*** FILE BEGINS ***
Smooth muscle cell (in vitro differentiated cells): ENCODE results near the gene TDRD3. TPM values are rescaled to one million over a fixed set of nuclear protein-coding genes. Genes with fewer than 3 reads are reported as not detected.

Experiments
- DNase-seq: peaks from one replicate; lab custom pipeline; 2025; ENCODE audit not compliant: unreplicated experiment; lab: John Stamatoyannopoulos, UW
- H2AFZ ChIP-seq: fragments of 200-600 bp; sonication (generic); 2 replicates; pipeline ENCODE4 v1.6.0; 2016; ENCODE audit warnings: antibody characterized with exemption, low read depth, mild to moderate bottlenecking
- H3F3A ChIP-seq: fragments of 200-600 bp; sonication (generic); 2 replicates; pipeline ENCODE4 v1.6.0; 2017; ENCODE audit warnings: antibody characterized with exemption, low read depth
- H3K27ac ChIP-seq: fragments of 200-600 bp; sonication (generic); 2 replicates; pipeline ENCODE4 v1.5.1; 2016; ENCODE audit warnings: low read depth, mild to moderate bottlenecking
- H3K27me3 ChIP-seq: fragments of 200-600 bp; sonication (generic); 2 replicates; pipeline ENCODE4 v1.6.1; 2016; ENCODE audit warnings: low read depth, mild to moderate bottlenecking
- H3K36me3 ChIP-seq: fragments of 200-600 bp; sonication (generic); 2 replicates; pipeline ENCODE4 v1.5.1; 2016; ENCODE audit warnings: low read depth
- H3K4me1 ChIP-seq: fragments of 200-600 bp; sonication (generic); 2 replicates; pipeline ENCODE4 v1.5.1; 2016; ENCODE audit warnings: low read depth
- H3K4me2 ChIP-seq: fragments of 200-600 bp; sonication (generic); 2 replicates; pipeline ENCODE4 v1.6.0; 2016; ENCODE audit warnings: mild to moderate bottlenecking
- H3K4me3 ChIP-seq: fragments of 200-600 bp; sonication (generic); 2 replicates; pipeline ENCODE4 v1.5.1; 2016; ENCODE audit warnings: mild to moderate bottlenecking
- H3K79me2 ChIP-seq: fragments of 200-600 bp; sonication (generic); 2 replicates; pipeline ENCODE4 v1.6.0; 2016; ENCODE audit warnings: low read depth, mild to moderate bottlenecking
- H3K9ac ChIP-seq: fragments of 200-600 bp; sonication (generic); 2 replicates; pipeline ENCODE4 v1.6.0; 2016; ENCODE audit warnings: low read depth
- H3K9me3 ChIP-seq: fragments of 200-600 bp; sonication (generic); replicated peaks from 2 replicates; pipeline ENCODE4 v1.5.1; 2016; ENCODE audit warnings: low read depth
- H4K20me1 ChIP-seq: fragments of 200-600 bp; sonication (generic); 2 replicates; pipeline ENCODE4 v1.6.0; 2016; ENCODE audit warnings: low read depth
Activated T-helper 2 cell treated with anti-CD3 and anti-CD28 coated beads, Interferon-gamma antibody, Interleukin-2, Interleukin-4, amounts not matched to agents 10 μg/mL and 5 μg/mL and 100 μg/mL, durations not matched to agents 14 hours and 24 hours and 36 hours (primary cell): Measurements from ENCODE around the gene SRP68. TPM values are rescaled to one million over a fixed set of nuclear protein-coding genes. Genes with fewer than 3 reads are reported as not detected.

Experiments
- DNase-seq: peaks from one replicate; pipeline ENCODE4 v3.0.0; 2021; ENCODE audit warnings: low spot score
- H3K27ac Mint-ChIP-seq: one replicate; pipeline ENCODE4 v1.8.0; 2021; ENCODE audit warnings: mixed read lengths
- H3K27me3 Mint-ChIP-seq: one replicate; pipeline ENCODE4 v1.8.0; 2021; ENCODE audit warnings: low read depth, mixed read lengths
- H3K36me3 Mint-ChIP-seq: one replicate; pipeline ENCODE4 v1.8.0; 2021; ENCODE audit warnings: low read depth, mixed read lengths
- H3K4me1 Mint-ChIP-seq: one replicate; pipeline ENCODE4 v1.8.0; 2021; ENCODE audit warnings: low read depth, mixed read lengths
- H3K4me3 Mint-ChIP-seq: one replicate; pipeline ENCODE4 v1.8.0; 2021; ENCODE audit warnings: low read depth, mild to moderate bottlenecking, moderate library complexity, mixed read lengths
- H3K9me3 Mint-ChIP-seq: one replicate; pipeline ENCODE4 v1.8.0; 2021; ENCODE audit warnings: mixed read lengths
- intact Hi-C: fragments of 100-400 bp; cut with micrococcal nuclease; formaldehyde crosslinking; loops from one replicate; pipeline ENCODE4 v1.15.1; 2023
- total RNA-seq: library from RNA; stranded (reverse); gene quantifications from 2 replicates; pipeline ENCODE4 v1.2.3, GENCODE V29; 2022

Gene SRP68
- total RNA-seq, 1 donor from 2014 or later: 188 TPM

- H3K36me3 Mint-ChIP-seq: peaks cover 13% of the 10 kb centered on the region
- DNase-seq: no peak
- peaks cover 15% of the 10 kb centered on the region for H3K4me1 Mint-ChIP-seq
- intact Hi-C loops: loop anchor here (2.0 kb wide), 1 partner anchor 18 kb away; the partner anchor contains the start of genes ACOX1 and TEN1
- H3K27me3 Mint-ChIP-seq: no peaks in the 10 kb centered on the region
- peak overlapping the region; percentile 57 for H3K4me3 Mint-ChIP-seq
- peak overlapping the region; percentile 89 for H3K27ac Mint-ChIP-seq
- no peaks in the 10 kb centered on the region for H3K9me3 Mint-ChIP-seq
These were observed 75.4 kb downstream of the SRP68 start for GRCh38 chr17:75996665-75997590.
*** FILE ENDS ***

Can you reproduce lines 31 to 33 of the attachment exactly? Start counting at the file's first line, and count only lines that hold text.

- peaks cover 15% of the 10 kb centered on the region for H3K4me1 Mint-ChIP-seq
- intact Hi-C loops: loop anchor here (2.0 kb wide), 1 partner anchor 18 kb away; the partner anchor contains the start of genes ACOX1 and TEN1
- H3K27me3 Mint-ChIP-seq: no peaks in the 10 kb centered on the region